‘Stopgap’ or life saver?: Italy’s scheme to help the self-employed survive the coronavirus crisis by Clare Speak is licensed under a Creative Commons Attribution-NonCommercial-NoDerivatives 4.0 International License.
Based on a work at https://www.thelocal.it/20200530/how-well-is-italys-bonus-600-payment-for-the-self-employed-really-working.

Member comments

  1. Interesting article, I have an Italian accountant for my ‘tasse’ and I work in electronic engineering and teach English, my income fell off a cliff under lock down losing over 1,500€ a month. My accountant handled everything regarding these payments and I have experienced no problems at all..

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QUALITY OF LIFE

Cost of living: How does Italy compare to the rest of the world in 2022?

Italy has recorded lower costs of living than the UK and US so far for 2022 after outstripping both last year. Here's a closer look at how everyday outgoings compare.

How Italy stacks up for cost of living compared to the rest of the world.
How Italy stacks up for cost of living compared to the rest of the world. Photo by MARCO BERTORELLO / AFP

It’s a common belief that the cost of living in Italy is generally cheap and cheerful, and this is often thought to explain the nation’s comparatively low wages.

However, Italy in fact outpaced both the UK and the US for living expenses last year, ranking as the 26th most expensive country in the world.

Good news for those living in or travelling to Italy this year, though – the latest figures for 2022 show that Italy has now slid down the scale, behind the UK and US, coming 32nd in the global ranking, according to Numbeo’s Cost of Living Index for 2022.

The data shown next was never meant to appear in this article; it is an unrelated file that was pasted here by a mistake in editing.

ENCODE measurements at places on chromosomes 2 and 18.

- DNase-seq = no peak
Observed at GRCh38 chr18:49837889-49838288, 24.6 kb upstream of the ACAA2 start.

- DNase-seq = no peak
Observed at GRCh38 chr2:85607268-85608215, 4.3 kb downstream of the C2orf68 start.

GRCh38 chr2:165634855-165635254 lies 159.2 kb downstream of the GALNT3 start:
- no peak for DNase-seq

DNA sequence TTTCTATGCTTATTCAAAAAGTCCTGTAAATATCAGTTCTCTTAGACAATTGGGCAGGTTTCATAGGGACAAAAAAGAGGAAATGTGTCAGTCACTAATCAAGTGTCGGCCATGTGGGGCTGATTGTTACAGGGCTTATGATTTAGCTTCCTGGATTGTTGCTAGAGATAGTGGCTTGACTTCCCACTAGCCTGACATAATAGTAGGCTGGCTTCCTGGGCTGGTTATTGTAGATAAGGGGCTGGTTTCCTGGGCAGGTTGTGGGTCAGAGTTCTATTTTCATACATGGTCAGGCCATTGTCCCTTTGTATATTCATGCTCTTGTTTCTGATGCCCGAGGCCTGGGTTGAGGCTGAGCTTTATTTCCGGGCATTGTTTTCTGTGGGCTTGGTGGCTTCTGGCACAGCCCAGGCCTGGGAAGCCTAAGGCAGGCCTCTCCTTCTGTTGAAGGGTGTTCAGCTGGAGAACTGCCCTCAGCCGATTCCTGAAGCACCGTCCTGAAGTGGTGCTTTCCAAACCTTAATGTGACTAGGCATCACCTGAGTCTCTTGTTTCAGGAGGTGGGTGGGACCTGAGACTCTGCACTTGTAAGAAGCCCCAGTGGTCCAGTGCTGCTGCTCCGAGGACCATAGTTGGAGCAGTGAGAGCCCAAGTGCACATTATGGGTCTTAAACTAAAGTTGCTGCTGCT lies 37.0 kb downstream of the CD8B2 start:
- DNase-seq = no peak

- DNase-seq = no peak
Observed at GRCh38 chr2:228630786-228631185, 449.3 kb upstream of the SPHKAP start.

It is classified as being cheaper than France (19th), the UK (26th), the US (27th), and the famously expensive Switzerland – which was ranked second most expensive in the world for the second year running. And once again, Bermuda placed first.

The survey was compiled using the notoriously expensive city of New York City as a benchmark. New York was given an index score of 100. So a country with a score higher than 100 is more expensive than New York, while below signals that it is cheaper.

READ ALSO: The parts of Italy where house prices keep rising despite the pandemic

Italy scored 66.47 overall. It has got cheaper for groceries, dropping four places in the global scale and is now around 12 percentage points cheaper than the US, but is still more expensive than the UK.

While people in Italy have seen energy prices surge in January, with a knock-on effect on food prices and other costs, the same has also happened in many other countries.

Italy ranks 34th for a food shop compared to 36th place for the Brits. But it is cheaper than the US (19th), Canada (20th) and Australia (9th).

Compared to its European neighbours, you’ll pay more at the till for your weekly groceries in France (16th), Denmark (22nd) and Austria (26th). On the other hand, Italy is more expensive than Germany (41st) and Spain (54th) for supplies to stock your fridge.

In a separate recent survey specifically focussed on this aspect of living costs, Italy was in fact much higher up the scale for the cost and affordability of a grocery shop.

The findings from Net Credit are based on not just supermarket prices, but they also consider income. Researchers calculated the affordability of a basket of goods in each country as a percentage of the average daily wage.

Italy’s groceries can be expensive when you factor in the average salary. Photo by Axel Heimken / AFP

The shopping basket they surveyed focused on ten staples including breakfast cereal, eggs, cheese, milk and bread.

Factoring this in, Italy ranked 15th most expensive worldwide for the cost of groceries, calculated as being 33 percent of a daily salary.

Common expenditure prices in Italy

  • Milk – €1,15
  • Loaf of fresh white bread – €1,56
  • Local cheese (1kg) – €12,24
  • Beef (1kg) – €14,68
  • Bottle of wine (mid-range) – €5,00